Crafting the Love Scene in a Romance Novel

Writing a love scene isn’t something you should just drop into your novel or story just because you wish to class it as a romance. A love scene needs to be woven in so intricately that it appears seamless. If you go to a book store and pick up a romance novel, you should be able to tell from the first few pages the following things:

a. That it’s a romance by the words and phrases used.

b. The heat level. Whether it’s a sweet or inspirational novel with little or no sex; a Harlequin Mills and Boon Modern Romance [with a moderate amount of love making scenes], or one of their more steamy lines such as Blaze; or highly erotic such as the Black Lace books, or Accent Press.

c. If it has sexual tension. Even in the sweet or inspirational novels, if it is a romance there should be some sort of sexual tension going on, otherwise it is simply not a romance. Even if we do not get beyond the bedroom door, there needs to be some sort of chemistry between the hero and heroine for it to be classed as romance.

A love scene is not:

a. Two characters behaving against their character traits just to get a bit of lovemaking on the page.

b. A device used to fill up pages. That would be cheating the reader.

A love scene should only be used if:

a. It’s crucial to the plot

b. It moves the story along

c. It reflects the characters’ motivations.

If a love scene can be removed from your novel without it affecting the plot, then it wasn’t really needed in the first place.

When writing a love scene the setting needs to compliment the characters’ emotions. The characters’ senses need to be sharpened and heightened for a love making scene.

A love scene should:

Tell the reader something more about the characters. Maybe it’s a time when a sense of humour comes into play. Or maybe it highlights their fears. After all, the two strongest emotions are said to be love and fear, with fear being the stronger of the two. So perhaps one of the characters fears falling in love or fears losing that love. Those kinds of things can provide the conflict to propel your plot forward.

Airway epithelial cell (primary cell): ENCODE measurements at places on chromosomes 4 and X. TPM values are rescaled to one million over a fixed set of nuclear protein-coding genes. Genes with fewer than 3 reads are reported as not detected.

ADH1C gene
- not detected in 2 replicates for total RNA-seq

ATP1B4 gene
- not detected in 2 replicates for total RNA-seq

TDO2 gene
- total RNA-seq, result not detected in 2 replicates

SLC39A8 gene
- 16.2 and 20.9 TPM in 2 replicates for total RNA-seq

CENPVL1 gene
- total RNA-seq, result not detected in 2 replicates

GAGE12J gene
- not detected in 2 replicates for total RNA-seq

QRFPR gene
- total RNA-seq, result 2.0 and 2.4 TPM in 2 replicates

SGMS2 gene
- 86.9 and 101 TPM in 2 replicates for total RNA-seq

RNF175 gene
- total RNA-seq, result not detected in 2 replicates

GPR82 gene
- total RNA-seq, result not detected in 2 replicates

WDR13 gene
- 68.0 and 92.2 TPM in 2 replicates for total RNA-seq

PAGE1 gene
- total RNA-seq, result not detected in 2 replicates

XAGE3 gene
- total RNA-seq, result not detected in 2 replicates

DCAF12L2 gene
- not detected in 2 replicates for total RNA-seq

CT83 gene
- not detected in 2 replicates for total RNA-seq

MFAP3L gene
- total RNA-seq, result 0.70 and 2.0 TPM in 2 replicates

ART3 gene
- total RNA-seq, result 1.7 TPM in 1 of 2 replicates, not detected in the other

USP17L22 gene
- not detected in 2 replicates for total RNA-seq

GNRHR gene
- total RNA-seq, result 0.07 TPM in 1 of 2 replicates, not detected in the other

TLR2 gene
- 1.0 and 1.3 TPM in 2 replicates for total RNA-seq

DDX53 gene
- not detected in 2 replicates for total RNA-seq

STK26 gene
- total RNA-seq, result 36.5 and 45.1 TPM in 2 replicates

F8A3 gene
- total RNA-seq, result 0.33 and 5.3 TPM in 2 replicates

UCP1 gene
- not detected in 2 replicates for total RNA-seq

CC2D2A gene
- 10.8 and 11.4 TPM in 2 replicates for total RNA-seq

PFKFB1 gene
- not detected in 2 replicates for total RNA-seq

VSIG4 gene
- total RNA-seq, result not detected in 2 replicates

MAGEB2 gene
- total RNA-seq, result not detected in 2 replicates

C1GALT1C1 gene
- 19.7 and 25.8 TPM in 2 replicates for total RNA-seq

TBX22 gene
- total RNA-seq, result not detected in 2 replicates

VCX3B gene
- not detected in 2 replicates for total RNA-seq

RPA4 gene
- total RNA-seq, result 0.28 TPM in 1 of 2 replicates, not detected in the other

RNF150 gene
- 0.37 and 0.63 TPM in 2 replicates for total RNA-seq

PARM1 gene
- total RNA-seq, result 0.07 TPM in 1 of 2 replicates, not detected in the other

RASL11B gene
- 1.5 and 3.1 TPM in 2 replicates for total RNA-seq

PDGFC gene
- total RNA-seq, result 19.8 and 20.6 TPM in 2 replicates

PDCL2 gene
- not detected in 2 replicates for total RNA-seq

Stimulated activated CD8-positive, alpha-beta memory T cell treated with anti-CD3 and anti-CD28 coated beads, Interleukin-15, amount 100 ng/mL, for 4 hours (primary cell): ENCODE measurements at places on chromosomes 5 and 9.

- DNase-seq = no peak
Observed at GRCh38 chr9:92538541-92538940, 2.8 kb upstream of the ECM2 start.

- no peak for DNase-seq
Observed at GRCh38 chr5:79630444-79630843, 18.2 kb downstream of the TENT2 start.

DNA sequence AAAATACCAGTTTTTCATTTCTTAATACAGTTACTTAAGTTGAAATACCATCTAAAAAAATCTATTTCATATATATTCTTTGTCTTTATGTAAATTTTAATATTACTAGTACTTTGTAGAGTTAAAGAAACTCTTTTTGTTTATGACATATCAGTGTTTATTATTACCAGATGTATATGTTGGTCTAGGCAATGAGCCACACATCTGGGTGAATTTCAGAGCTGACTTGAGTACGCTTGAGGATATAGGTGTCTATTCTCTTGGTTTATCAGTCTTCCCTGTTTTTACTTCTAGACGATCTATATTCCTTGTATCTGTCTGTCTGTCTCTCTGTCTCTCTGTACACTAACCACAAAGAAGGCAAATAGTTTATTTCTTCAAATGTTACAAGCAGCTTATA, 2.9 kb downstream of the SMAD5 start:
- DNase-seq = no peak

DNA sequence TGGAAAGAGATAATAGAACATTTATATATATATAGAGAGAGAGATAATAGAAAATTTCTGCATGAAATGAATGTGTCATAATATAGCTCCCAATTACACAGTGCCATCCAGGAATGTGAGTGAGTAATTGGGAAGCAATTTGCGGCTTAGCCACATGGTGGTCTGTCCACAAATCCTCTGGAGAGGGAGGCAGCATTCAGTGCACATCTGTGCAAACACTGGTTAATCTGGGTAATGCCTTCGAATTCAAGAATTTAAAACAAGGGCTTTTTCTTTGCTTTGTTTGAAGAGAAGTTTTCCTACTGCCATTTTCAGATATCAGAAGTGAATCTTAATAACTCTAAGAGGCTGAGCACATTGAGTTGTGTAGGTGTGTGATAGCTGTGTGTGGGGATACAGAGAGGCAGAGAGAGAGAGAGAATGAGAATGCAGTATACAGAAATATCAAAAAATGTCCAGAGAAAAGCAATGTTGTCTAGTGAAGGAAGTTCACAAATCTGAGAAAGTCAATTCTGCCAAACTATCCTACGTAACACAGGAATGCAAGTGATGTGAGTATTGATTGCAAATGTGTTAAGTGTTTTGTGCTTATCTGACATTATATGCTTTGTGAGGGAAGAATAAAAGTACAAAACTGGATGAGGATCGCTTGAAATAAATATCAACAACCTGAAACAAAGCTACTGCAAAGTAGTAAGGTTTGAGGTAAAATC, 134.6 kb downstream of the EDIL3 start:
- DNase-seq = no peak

Dear Dr. Romance: I Lost Everything

Dear Dr. Romance,

I read your article about “Age Differences in Dating” and thought you might be interested in a case history. I was married to a younger man for twenty years.He was 21 and I was 40 when we met.

I had been in a very unhappy marriage for twenty years and had three sons. I had no intention of marrying again.When I met this handsome younger man who openly pursued me I was flattered. Dating developed into a physical relationship.He was the exact opposite of my former husband and I was amazed that we could talk for hours without boring each other, were interested in the same things, liked the same music, books, etc.There was not even a glaring difference in our physical appearances as I looked ten years younger and he looked that much older, with premature gray hair.

However, when he asked me to marry him I insisted that we should live together because I could not envision this lasting forever.He was relentless, and enlisted the help of my teenage boys to talk me into marriage. I have to admit that the first few years I secretly kept waiting for the other shoe to drop.He was serious and conservative, I was funny and free spirited.He once told a friend of ours that I was the funniest and most exciting woman he had ever met and he never knew what to expect from me next.To me he was a rock of dependability and security and the most caring, gentle, loving man I had ever met.I guess we complimented each other and each fulfilled the needs of the other.

We worked together to build a life and I helped him climb the corporate ladder to become a Vice President.As he became more successful he insisted that I quit my job so I could travel with him on business trips. It was the first time in my life I did not have to work. I was delighted to finally be just a housewife.We traveled everywhere.Australia, Hong Kong, London, Paris… places I never dreamed I would see. On our thirteenth wedding anniversary we vacationed in Hawaii and everyone thought we were newly weds. We never had a serious disagreement, we did everything together and I felt safe and secure because he took such good care of me.It was the happiest twenty years of my life. I finally felt confident that the other shoe would never drop. I trusted and believed in him… in us.